While the playground is a place of fun and learning for kids, it can sometimes be scary. Such was the case for Minnesota mom Kate Swensen and her 6-year-old son Cooper, who has severe, nonverbal autism. After they were “belittled” at a playground designed for children with special needs, Kate took to Facebook posting a tearful plea for increased autism awareness.
The incident, which occurred on the eve of April’s Autism Awareness Month, left her shunned from the one public place her family felt comfortable. “As he gets bigger and older, the places we can go get smaller,” Kate tells Babble.
The mom of two shared that Cooper was rolling on the jungle gym’s platform and unintentionally pushed a girl down the slide. “The dad lost it on Cooper. He yelled at him and me,” proclaims Kate, who immediately made sure the girl was OK, then apologized and explained that her son has severe autism and didn’t see the girl or mean to hurt her. Still, the father continued the verbal attack and “humiliated” the Swensens.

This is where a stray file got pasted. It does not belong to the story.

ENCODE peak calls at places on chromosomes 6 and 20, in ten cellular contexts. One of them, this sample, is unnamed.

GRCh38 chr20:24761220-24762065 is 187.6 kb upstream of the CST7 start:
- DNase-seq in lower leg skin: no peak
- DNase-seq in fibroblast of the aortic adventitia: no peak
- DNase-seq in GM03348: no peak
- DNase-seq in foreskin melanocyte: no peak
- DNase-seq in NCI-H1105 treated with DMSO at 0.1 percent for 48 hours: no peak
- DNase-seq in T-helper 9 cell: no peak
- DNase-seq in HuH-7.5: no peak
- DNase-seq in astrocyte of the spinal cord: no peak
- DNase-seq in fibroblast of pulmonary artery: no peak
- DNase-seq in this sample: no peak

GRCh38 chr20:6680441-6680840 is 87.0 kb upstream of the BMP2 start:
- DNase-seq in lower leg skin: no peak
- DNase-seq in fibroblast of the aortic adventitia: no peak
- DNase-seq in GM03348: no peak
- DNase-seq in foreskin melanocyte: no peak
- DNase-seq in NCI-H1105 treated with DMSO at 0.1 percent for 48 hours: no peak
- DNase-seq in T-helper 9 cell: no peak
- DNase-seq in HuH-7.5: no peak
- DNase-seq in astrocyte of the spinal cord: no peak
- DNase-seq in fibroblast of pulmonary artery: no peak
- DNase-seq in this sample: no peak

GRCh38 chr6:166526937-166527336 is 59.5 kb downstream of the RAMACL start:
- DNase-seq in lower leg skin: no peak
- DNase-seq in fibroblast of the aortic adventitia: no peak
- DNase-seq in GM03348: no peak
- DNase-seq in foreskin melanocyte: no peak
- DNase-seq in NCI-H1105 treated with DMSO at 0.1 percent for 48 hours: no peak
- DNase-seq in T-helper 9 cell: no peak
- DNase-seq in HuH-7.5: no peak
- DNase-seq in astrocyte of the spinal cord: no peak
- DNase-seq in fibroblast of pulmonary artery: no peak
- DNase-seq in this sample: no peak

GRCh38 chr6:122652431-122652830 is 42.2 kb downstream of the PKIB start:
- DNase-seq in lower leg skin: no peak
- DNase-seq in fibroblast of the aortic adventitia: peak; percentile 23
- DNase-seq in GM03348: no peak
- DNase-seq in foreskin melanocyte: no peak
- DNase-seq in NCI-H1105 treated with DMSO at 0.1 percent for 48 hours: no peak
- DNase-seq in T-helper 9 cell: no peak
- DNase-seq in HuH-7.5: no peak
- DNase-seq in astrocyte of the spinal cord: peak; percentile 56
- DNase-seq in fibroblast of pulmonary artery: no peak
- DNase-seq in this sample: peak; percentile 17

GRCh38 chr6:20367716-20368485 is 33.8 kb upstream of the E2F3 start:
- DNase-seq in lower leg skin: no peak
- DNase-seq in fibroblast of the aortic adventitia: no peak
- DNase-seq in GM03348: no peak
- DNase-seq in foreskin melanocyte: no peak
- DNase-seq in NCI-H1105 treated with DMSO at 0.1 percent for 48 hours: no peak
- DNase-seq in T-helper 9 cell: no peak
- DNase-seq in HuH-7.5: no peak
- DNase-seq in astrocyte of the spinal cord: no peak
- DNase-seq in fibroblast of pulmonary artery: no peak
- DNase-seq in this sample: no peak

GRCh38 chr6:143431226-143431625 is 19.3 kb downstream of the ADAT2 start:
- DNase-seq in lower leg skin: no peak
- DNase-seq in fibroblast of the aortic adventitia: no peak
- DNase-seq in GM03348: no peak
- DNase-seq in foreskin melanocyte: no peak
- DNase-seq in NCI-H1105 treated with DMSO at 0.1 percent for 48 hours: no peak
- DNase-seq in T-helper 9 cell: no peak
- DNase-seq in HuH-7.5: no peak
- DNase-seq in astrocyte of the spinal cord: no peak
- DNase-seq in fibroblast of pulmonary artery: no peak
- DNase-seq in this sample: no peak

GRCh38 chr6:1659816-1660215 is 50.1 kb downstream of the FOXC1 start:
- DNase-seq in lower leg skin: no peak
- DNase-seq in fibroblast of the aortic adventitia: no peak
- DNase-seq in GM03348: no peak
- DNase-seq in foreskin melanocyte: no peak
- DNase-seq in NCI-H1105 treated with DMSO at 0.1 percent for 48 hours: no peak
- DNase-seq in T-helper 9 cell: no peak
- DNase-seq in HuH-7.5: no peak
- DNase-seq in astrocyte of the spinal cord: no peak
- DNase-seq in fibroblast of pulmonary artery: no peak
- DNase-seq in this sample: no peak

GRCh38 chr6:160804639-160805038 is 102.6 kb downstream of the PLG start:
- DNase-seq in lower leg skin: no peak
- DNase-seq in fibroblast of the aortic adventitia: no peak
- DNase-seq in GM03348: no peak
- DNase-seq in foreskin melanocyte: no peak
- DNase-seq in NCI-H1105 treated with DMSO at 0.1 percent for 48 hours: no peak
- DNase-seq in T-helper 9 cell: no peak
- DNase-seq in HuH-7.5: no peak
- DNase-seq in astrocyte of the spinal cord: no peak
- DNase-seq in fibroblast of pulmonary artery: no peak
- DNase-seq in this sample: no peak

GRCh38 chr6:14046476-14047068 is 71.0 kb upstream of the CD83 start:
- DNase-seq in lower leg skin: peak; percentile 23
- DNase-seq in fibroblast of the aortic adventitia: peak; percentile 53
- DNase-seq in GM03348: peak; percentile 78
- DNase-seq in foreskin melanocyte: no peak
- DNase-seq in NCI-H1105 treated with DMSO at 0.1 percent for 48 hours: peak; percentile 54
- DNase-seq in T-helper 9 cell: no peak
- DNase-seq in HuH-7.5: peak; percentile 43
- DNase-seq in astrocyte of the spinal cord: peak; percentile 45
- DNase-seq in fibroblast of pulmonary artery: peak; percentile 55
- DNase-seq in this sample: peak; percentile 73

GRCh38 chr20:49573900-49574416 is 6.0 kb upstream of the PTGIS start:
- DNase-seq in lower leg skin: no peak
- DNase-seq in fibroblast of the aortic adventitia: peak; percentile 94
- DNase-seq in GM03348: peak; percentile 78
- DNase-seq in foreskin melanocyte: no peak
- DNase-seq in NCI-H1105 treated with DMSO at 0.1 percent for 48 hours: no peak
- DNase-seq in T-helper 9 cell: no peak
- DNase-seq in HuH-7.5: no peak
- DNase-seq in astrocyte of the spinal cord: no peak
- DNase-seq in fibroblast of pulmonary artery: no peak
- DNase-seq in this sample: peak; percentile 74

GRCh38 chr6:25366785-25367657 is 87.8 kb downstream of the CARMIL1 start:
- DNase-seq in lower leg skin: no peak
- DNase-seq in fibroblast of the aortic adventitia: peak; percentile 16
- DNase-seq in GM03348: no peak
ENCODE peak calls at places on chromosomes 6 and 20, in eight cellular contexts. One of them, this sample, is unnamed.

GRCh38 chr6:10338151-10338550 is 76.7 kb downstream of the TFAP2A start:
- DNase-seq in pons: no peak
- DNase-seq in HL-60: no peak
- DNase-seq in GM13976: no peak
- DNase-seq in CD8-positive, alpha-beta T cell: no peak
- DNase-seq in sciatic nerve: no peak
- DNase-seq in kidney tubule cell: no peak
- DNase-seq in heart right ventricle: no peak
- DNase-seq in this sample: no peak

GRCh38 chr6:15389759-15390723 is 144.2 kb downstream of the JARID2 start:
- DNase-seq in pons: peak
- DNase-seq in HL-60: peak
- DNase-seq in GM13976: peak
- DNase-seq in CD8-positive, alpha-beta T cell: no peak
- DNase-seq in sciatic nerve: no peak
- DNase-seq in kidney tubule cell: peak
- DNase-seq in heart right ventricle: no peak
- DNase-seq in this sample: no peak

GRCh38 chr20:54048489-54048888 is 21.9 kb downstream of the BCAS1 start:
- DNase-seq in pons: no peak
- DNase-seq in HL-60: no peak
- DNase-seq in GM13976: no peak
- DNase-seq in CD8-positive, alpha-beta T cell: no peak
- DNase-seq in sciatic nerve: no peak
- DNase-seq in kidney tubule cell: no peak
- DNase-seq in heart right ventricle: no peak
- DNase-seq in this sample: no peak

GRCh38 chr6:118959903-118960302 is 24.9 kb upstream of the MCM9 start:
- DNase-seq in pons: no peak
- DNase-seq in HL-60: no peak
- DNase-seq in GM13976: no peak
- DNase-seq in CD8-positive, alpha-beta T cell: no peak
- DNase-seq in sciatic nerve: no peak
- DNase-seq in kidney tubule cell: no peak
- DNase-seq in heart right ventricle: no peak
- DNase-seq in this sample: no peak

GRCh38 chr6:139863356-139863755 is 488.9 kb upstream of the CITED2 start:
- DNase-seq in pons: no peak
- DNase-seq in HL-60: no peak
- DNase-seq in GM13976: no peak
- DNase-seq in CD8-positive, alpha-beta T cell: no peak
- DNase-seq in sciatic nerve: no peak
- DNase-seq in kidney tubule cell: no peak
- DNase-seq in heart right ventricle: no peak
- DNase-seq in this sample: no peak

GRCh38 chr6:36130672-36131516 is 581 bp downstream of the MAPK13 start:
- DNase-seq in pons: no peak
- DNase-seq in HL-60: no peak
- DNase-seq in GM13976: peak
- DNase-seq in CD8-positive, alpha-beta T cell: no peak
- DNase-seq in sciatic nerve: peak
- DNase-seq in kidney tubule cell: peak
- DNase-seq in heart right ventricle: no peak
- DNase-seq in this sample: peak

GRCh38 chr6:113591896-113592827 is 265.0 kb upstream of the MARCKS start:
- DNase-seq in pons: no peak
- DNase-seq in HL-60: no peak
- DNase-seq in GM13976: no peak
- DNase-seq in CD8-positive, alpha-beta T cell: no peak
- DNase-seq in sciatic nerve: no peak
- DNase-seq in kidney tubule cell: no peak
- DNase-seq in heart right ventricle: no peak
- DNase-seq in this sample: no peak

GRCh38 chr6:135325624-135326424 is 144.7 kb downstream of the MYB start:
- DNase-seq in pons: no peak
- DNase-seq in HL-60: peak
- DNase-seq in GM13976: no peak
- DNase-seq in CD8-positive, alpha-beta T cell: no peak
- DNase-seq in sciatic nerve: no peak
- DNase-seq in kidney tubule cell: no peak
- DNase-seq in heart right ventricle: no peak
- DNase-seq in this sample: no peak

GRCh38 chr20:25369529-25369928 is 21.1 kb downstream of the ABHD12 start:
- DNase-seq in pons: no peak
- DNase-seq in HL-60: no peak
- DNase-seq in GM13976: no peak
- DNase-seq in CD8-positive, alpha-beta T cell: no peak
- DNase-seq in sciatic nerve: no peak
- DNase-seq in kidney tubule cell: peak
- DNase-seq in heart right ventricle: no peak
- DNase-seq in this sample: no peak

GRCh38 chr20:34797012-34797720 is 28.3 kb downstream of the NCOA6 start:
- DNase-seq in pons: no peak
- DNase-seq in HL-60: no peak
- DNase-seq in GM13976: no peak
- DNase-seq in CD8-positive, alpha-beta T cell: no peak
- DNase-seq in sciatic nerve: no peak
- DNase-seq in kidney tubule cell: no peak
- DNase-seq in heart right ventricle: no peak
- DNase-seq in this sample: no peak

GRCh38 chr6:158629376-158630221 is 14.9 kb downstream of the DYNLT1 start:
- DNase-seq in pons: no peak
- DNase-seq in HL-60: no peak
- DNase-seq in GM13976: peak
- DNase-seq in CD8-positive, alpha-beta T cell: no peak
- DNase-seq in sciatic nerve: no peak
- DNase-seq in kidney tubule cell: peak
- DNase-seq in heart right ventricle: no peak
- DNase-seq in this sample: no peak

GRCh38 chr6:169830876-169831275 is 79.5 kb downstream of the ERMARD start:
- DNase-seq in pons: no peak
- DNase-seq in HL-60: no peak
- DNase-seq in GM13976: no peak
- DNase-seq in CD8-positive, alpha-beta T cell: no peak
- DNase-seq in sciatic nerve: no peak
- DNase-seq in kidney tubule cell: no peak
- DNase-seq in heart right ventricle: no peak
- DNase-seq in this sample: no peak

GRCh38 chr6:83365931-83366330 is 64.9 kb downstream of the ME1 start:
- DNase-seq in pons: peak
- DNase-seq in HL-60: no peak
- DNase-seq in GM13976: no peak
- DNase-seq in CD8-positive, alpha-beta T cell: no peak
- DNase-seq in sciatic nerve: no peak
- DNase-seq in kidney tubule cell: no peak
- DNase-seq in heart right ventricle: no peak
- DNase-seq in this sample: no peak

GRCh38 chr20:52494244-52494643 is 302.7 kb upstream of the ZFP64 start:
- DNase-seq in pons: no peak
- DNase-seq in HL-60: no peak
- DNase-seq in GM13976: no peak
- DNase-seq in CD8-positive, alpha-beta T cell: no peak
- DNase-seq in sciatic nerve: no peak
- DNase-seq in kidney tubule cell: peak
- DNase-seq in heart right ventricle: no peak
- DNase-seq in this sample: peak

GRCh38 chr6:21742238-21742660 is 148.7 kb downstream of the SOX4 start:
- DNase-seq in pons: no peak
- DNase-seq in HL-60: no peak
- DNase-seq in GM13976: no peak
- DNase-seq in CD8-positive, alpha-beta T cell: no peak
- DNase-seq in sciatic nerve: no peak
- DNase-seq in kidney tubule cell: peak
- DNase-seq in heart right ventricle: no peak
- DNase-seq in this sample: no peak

Kate believes that because Cooper has an “invisible disability” and looks like a typical kid, people don’t understand and chalk his erratic behaviors to bad parenting — like, in this case, how Cooper laughed and ran off during the father’s scolding. Kate says the goal of her video — which now has 628K views, 9.8K shares, and 4K comments — was not to reciprocate shame on the family but, rather, start a conversation about autism. “How do we go out and keep him safe and keep the people around him safe?” asks Kate, who only wears sneakers to be on-the-ready for her spontaneous runner.
She doesn’t have the answer yet, but through Finding Cooper’s Voice, her online “secret world” chronicle, she hopes to eventually help families “figure out how to co-exist and not hide out in our homes.” The online village has changed her life with the realization that she is not alone. In just four months since the site’s Facebook page launched, over 28K followers have applauded her honest portrayal of autism realities — the good and the bad.
About 1 in 68 children have autism spectrum disorder, according to the Center for Disease Control and Prevention. Like other parents of these many children affected by this disorder, Kate longs for her joyful son to be treated “just like any other kid” but with an extra level of understanding because “he tries to engage but he doesn’t know how.”
Though we can’t turn back time to erase that traumatic encounter for Kate, we can all help prevent another one from happening — by learning the signs of autism and remembering that disabilities can be invisible to the uninformed eye.